Is 360 Feedback Right for Your Team?

Mar 9, 2011
9 Min Read

Taking a self-report assessment (such as the DISC or MBTI or many others out there) can be great for self-awareness but the report can also be biased because it is only based on your own evaluation. Similarly, your annual performance review that is usually done by your boss can be biased because he or she only knows you in one context—the professional workplace as your superior. Multi-rater feedback, often called 360-degree feedback, is a style of assessment that combines data from several sources that know an employee from multiple dimensions, thereby eliminating the risk of bias that can come with a report that is based on only a single source.

How Does it Work?

In a 360-degree assessment, you’ll answer a few questions about yourself, as will your boss, your boss’s boss, your direct reports, your customers, your colleagues, your friends, and even your family members. The questions can be multiple-choice or open-ended, or most likely, a combination of both. The data is then combined and presented anonymously to paint a full and supposedly more accurate picture of your behavior and the impact you have on others.

If you have several direct reports and more than a handful of colleagues, the data may be grouped together so you when you receive your report, you know what impressions came from your direct reports versus what your colleagues think of you versus how your superiors view you. The reliability of the result of the assessment goes up with more raters. The trick to this assessment style is in finding consistent themes, and carefully dismissing outlying data points. When many people who you know in various contexts agree, you can be sure that they are on to something.

As an example, in a blog post over at the Intuit Small Business Blog, author Lorna Collier highlights a feature on Scott Cook, co-founder of Intuit and his experiences with coaching and 360-degree feedback:  “Boy, did I learn a lot,” he says. “I could see through the 360 review that there were a lot of things I needed to change — things where I had bad impacts on people in the company. Founders can do that. If you’re the founder, you can wreak havoc on people’s ability to focus and get their job done.”

Advantages of 360-degree Feedback

Multi-rater assessments are perhaps the most helpful for new managers and new leaders. When we are part of a team in an individual contributor role, arguably how others view us and the impact we have on others is minimal. But when we step up to a team leader role, we may find that our intentions as a leader are not in line with our impact as a leader. There is a learning curve when you start with a new team, and one of the more effective ways to attain alignment is to get timely and honest feedback. Since 360-degree feedback is anonymous, it is a good way to bring that honesty to the surface.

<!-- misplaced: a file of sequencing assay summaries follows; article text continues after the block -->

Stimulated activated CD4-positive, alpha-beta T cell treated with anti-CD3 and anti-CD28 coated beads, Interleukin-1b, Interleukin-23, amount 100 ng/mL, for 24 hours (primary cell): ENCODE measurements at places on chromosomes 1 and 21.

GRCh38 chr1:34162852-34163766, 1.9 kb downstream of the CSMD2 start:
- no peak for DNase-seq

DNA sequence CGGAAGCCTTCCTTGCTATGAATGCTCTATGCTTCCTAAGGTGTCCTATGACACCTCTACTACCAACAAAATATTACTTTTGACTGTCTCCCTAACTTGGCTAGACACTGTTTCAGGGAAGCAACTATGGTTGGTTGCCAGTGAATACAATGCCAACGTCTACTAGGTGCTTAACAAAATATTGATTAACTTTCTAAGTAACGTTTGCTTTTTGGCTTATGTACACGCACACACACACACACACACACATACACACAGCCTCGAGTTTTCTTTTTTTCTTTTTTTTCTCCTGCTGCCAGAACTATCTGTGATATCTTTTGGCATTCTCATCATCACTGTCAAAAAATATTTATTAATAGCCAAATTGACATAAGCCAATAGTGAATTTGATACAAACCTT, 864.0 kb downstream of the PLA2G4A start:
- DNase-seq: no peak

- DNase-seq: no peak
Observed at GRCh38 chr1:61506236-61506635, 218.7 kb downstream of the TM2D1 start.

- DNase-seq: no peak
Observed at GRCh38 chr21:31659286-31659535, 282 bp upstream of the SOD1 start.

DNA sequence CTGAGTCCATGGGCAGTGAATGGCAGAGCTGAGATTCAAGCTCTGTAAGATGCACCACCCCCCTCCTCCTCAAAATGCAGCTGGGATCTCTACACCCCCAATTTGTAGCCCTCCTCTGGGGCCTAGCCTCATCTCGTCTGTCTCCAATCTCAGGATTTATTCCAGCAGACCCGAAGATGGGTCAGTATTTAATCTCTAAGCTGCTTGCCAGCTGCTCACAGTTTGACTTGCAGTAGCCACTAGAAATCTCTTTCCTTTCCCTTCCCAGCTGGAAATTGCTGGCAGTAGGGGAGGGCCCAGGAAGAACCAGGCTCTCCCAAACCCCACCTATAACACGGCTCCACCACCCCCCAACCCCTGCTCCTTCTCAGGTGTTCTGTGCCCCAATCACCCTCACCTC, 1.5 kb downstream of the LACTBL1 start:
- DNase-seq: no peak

Disadvantages of 360-degree Feedback

The same features that make 360-degree feedback attractive can also be seen as pitfalls. The anonymity of the feedback can certainly be a disadvantage. When provided with the safety blanket of anonymity, some people will let loose with the criticism, sometimes unfairly so. Receiving negative feedback in this way (especially if this is the first time you are hearing about it) can damage the morale of your team. The number of people providing feedback can often result in conflicting opinions, leading to the question of which one is accurate and more importantly, what should be done about it.

Quick Tips on Giving 360 Feedback

  • Don’t dwell on the past. Instead of pointing out what someone did wrong, and how many times, point out what they could do better next time to create a more ideal result.
  • Focus on their impact on you. Don’t guess whether they had good intentions or bad intentions. Don’t assume that their behavior was a result of character traits. Instead, point out how the behavior (regardless of why/how it came about) impacted you and your ability to perform.
  • Repeat yourself. It may seem that you have told this person over and over how you feel about their performance and abilities. Say it again. Especially the positive comments.
  • Is it fair? Consider why you are giving this feedback. It should have a purpose—to make them better, to make the organization better, or to make your team work together more effectively. Conversely, to get them back or to get something off your chest is not a good reason to give someone feedback.

Quick Tips on Receiving/Processing 360 Feedback

  • Focus on the future. Instead of questioning what you could have done better, ask yourself what will you do differently and how will you hold yourself accountable for that behavior change?
  • Listen well and seek to understand. It can be too easy to dismiss feedback we don’t agree with, sometimes to our own detriment. It is also very easy to become defensive quickly and to build a shield that prevents us from really hearing the feedback. Keep track of your feedback, both good and bad, whether you accept it or not. Read it when you are in different moods or at different points in time. For example, you may want to review all of your feedback once a year.
  • Don’t take it too seriously. There will always be a comment that stands apart from the rest—treat it just as that, an outlier. When a piece of feedback seems off the wall, or comes from nowhere, or doesn’t coincide with any feedback that you have received, you can take a chance that it’s not worth dwelling on.
  • Track feedback over time. It is likely that you will have the opportunity to take 360-degree feedback assessments multiple times over your career. Each time, this is a new experience because you are often working with different people at a different stage of your career. Pay attention to changes as well as consistencies between these reports.

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